It’s an odd feeling to be accumulating money for the first time in my life.
When I was young, my family didn’t have much money. Any money I earned, I spent. This was a learned behavior. I was imitating my parents. After college, I allowed myself to be trapped in a life of credit hell. About five years ago I began to wean myself from credit. And in December 2004, I began the process of digging myself out of the hole.
I sat down one evening, made a list of all my debts, and stared at the numbers. They were intimidating. I had a car loan, a home equity loan (which I had used to consolidate my credit card debt), a computer loan, and two small personal loans. I had about $30,000 in debt. I knew that I ought to pay the home equity loan first because it had the highest interest rate, but I couldn’t bring myself to do it. It felt like I’d be paying on it for an eternity.
I had just received my Christmas bonus, and it was enough to pay off one of the personal loans and most of the computer loan. So, I wrote checks for these and mailed them. I felt guilty not having paid on my home equity loan. But when my bills arrived in early January, it was a relief to have one less debt, and to have the computer nearly paid off. “In fact,” I thought, “if I scrounge, I can actually pay off the computer loan now.” And so I did.
Within a few months, I had scraped together enough money to pay off everything but the home equity loan. It was amazing! I felt like a burden had been lifted. But I was still over $20,000 in debt, and the monthly interest was killing me.
For the past eighteen months, I’ve been plugging away at the home equity loan. I now owe $18,676.96. I’ve been gradually accelerating payments on it. With the end of the year approaching — and the all-important holiday bonus — I spent some time drawing up a repayment plan. My plan is aggressive, but not impossible. I want to be completely debt free — except for the mortgage — by the time I turn 39, at the end of March 2008.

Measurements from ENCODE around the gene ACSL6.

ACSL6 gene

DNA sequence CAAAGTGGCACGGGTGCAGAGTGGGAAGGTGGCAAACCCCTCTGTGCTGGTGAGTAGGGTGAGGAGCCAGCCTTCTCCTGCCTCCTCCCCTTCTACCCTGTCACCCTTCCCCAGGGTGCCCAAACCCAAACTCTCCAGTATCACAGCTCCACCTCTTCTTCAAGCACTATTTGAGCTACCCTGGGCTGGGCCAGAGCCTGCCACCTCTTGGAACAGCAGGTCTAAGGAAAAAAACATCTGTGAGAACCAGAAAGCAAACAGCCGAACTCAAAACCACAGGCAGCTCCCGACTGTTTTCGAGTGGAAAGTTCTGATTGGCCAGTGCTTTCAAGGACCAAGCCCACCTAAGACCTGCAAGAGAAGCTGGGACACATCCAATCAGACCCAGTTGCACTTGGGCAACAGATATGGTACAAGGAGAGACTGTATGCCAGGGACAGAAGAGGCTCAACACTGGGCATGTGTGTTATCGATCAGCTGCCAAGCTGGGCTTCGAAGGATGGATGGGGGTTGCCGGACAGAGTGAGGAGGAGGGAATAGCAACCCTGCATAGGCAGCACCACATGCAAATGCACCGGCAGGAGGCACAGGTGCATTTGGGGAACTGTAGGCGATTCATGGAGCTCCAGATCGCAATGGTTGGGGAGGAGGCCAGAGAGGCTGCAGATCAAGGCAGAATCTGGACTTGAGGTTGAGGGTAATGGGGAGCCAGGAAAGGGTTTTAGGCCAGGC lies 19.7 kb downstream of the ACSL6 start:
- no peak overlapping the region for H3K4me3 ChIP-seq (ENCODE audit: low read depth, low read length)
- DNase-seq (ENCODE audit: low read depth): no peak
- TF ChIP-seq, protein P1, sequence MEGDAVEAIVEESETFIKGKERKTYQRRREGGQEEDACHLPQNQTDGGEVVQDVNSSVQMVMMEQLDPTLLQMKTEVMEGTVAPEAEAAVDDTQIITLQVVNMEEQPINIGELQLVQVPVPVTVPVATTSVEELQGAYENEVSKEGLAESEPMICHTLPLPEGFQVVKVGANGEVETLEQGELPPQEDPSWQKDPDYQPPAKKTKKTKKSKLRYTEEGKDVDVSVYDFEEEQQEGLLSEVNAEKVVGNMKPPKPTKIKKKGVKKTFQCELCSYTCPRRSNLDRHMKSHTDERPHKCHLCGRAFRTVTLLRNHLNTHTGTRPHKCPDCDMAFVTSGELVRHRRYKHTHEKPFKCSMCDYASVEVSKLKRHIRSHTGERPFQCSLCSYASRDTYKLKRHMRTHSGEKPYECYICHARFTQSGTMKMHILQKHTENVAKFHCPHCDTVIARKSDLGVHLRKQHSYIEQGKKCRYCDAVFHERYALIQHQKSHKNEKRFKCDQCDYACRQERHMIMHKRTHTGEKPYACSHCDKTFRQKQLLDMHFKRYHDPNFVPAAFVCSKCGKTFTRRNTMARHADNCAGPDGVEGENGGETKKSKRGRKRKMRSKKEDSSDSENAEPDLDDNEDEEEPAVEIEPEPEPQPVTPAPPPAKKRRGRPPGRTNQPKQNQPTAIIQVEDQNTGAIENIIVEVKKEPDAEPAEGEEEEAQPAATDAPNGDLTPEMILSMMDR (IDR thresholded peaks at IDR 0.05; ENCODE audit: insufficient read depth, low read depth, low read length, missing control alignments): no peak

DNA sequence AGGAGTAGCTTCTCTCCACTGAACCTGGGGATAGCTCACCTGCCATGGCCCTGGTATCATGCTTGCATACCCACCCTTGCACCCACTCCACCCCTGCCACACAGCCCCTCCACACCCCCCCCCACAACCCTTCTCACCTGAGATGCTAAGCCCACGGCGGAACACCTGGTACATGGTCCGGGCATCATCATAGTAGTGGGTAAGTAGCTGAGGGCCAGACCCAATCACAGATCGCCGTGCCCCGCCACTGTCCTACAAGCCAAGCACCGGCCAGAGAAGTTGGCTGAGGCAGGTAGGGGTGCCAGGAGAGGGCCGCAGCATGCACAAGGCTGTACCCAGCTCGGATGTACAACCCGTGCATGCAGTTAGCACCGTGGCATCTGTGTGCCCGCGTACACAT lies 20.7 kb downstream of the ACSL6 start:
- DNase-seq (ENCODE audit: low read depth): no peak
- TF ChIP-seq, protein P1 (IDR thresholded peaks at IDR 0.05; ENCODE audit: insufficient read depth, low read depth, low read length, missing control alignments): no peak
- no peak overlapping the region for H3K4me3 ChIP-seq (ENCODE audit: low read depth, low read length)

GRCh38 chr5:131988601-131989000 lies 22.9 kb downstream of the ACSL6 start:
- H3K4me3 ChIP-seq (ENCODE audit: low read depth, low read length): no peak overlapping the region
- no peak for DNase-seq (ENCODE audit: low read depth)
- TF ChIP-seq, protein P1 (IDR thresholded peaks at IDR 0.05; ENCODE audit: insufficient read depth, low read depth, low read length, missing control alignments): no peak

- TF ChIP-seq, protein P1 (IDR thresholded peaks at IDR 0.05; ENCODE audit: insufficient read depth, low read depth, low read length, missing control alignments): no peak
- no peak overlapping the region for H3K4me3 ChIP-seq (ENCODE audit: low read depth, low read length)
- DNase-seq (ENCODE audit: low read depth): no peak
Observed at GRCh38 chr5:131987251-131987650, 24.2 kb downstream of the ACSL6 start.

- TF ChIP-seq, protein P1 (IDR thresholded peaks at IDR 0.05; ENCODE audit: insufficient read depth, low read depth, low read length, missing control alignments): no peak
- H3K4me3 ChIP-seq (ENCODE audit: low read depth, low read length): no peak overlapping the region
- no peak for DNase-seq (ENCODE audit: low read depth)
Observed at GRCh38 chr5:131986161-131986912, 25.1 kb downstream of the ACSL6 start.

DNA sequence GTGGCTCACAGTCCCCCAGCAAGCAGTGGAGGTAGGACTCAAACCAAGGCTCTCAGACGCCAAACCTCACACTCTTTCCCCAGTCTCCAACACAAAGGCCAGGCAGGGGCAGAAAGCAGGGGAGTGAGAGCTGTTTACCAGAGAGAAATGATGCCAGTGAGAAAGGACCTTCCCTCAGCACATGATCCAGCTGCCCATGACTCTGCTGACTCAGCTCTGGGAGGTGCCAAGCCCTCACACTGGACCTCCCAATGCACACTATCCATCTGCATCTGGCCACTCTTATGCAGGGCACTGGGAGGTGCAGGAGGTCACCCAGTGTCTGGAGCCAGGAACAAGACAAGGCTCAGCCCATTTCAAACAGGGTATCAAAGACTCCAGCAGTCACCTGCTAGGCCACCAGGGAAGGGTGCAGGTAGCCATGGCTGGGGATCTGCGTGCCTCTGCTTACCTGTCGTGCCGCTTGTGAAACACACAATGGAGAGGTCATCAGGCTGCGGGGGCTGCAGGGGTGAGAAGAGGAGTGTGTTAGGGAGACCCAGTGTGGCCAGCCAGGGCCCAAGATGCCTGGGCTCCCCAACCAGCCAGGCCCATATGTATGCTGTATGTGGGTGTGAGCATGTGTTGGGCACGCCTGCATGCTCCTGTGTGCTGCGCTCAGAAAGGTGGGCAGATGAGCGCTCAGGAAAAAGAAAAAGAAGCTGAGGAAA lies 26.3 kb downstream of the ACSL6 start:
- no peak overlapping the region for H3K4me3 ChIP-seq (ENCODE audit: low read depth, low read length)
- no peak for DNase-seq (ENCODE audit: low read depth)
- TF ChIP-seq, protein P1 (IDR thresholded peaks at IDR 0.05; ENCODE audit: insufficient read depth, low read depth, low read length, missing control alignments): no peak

It’s exciting to see this goal on paper, and to realize it’s within my grasp.
Meanwhile, I’ve begun to accumulate small pools of money here and there. I have a fine retirement plan through my day job, but I also started a personal Roth IRA through Sharebuilder last January. (I’m putting money into it when I can, but I won’t max it out until after I’ve repaid my home equity loan.) I have two savings accounts that are beginning to accumulate cash. These are the first savings accounts I’ve ever had. Ever. I also have an emergency fund with my wife. (We keep separate finances — that’s a subject for another entry.)
My checkbook is most impressive of all. I’m not running a zero balance. I’m not living paycheck-to-paycheck. I’m not toying with overdrafts every pay period. No — I’m carrying several hundred dollars in my checking account at all times.
But I still feel the urge to spend.
Though I’ve budgeted to use my Christmas bonus to pay down the home equity loan, I have visions of the shiny new toys this money cold buy: a new bicycle, more comic books, a fancy leather easy chair. In the past, I would have succumbed to these urges, prolonging my debt repayment. This year, I believe I have the fortitude to stick to my plan. If mid-January rolls and I’ve managed to use the money wisely, I’ll be very happy.
I’ll be happier still when I’m debt-free in March 2008.
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